Nikon D90 vs Olympus E-P1
The Nikon D90 and the Olympus PEN E-P1 are two enthusiast cameras that were announced, respectively, in August 2008 and June 2009. The D90 is a DSLR, while the E-P1 is a mirrorless interchangeable lens camera. The cameras are based on an APS-C (D90) and a Four Thirds (E-P1) sensor. Both cameras offer a resolution of 12.2 megapixels.
Below is an overview of the main specs of the two cameras as a starting point for the comparison.
Going beyond this snapshot of core features and characteristics, what are the differences between the Nikon D90 and the Olympus PEN E-P1? Which one should you buy? Read on to find out how these two cameras compare with respect to their body size, their imaging sensors, their shooting features, their input-output connections, and their reception by expert reviewers.
The physical size and weight of the Nikon D90 and the Olympus E-P1 are illustrated in the side-by-side display below. The two cameras are presented according to their relative size. Three consecutive perspectives from the front, the top, and the back are available. All width, height and depth dimensions are rounded to the nearest millimeter.
The E-P1 can be obtained in three different colors (black, silver, white), while the D90 is only available in black.
If the front view area (width x height) of the cameras is taken as an aggregate measure of their size, the Olympus E-P1 is considerably smaller (38 percent) than the Nikon D90. Moreover, the E-P1 is substantially lighter (50 percent) than the D90. In this context, it is worth noting that neither the D90 nor the E-P1 are weather-sealed.
The above size and weight comparisons are to some extent incomplete since they do not consider the interchangeable lenses that both of these cameras require. A larger imaging sensor will tend to go along with bigger and heavier lenses, although exceptions exist. You can compare the optics available for the two cameras in the Nikon Lens Catalog (D90) and the Micro Four Thirds Lens Catalog (E-P1). Mirrorless cameras, such as the E-P1, have moreover the advantage that they can use many lenses from other systems via adapters, as they have a relatively short flange to focal plane distance.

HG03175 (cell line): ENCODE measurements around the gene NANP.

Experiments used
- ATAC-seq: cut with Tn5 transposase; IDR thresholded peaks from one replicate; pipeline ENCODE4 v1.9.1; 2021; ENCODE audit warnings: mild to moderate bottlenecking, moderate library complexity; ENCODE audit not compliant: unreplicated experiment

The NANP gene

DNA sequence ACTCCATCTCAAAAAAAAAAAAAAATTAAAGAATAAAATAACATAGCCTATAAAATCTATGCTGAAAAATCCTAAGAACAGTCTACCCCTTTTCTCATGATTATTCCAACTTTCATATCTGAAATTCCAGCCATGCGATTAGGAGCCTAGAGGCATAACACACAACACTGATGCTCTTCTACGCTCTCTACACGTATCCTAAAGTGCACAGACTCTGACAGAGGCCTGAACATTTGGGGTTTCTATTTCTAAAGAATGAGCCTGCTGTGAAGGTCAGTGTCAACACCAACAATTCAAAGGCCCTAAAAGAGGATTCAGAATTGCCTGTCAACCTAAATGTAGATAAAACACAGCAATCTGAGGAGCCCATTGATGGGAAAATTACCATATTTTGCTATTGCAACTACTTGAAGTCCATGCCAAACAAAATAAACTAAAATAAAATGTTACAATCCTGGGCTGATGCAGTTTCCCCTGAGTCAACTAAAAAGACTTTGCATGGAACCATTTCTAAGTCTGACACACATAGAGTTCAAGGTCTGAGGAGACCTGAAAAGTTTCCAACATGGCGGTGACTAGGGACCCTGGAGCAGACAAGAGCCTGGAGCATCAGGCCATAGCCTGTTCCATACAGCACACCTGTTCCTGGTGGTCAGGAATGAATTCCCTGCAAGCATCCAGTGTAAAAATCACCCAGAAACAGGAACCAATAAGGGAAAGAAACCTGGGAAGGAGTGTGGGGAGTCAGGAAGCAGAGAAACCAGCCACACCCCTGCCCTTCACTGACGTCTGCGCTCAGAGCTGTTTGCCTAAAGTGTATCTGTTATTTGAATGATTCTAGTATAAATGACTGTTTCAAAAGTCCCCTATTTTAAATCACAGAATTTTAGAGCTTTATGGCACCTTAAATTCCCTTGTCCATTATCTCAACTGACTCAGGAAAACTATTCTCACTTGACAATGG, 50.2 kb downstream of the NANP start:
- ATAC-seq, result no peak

The table below summarizes the key physical specs of the two cameras alongside a broader set of comparators. If you would like to visualize and compare a different camera combination, just use the right or left arrows in the table to switch to the respective camera. Alternatively, you can also navigate to the CAM-parator app and make your selection from the full list of cameras there.
|Nikon D90||5.2 in||4.1 in||3.0 in||24.8 oz||850||n||Aug 2008||1,299|
|Olympus E-P1||4.8 in||2.8 in||1.4 in||12.5 oz||300||n||Jun 2009||799|
|Canon 40D||5.7 in||4.3 in||2.9 in||29.0 oz||750||n||Aug 2007||1,299|
|Nikon D7000||5.2 in||4.1 in||3.0 in||27.5 oz||1050||Y||Sep 2010||1,499|
|Nikon D3100||4.9 in||3.8 in||3.0 in||17.8 oz||550||n||Aug 2010||599|
|Nikon D300S||5.8 in||4.5 in||3.2 in||33.1 oz||950||Y||Jul 2009||1,799|
|Nikon D3000||5.0 in||3.8 in||2.5 in||18.9 oz||500||n||Jul 2009||599|
|Nikon D5000||5.0 in||4.1 in||3.1 in||20.8 oz||510||n||Apr 2009||749|
|Nikon D60||5.0 in||3.7 in||2.5 in||18.4 oz||500||n||Jan 2008||629|
|Nikon D40X||4.9 in||3.7 in||2.5 in||18.4 oz||520||n||Mar 2007||729|
|Nikon D300||5.8 in||4.5 in||2.9 in||32.6 oz||1000||Y||Aug 2007||1,799|
|Nikon D80||5.2 in||4.1 in||3.0 in||23.6 oz||600||n||Aug 2006||999|
|Olympus E-P3||4.8 in||2.7 in||1.3 in||13.0 oz||330||n||Jun 2011||799|
|Olympus E-PL2||4.5 in||2.8 in||1.7 in||12.8 oz||280||n||Jan 2011||599|
|Olympus E-PL3||4.3 in||2.5 in||1.5 in||11.0 oz||300||n||Jun 2011||599|
|Olympus E-P2||4.8 in||2.8 in||1.4 in||12.5 oz||300||n||Nov 2009||799|
|Panasonic GH1||4.9 in||3.5 in||1.8 in||13.6 oz||300||n||Mar 2009||899|
Notes: Measurements and pricing do not include easily detachable parts, such as add-on or interchangeable lenses or optional viewfinders.
(1) Number of images that can be taken on a full battery charge according to the CIPA-standard; (2) Official announcement.
Any camera decision will naturally be influenced heavily by the price. The listed launch prices provide an indication of the market segment that the manufacturer of the cameras have been targeting. The E-P1 was launched at a markedly lower price (by 38 percent) than the D90, which puts it into a different market segment. Normally, street prices remain initially close to the MSRP, but after a couple of months, the first discounts appear. Later in the product cycle and, in particular, when the replacement model is about to appear, further discounting and stock clearance sales often push the camera price considerably down. Then, after the new model is out, very good deals can frequently be found on the pre-owned market.
The size of the imaging sensor is a crucial determinant of image quality. All other things equal, a large sensor will have larger individual pixel-units that offer better low-light sensitivity, wider dynamic range, and richer color-depth than smaller pixels in a sensor of the same technological generation. Further, a large sensor camera will give the photographer additional creative options when using shallow depth-of-field to isolate a subject from its background. On the downside, larger sensors tend to be more expensive and lead to bigger and heavier cameras and lenses.
Of the two cameras under consideration, the Nikon D90 features an APS-C sensor and the Olympus E-P1 a Four Thirds sensor. The sensor area in the E-P1 is 40 percent smaller. As a result of these sensor size differences, the cameras have a format factor of, respectively, 1.5 and 2.0. The sensor in the D90 has a native 3:2 aspect ratio, while the one in the E-P1 offers a 4:3 aspect.
In terms of underlying technology, both cameras are build around CMOS sensors.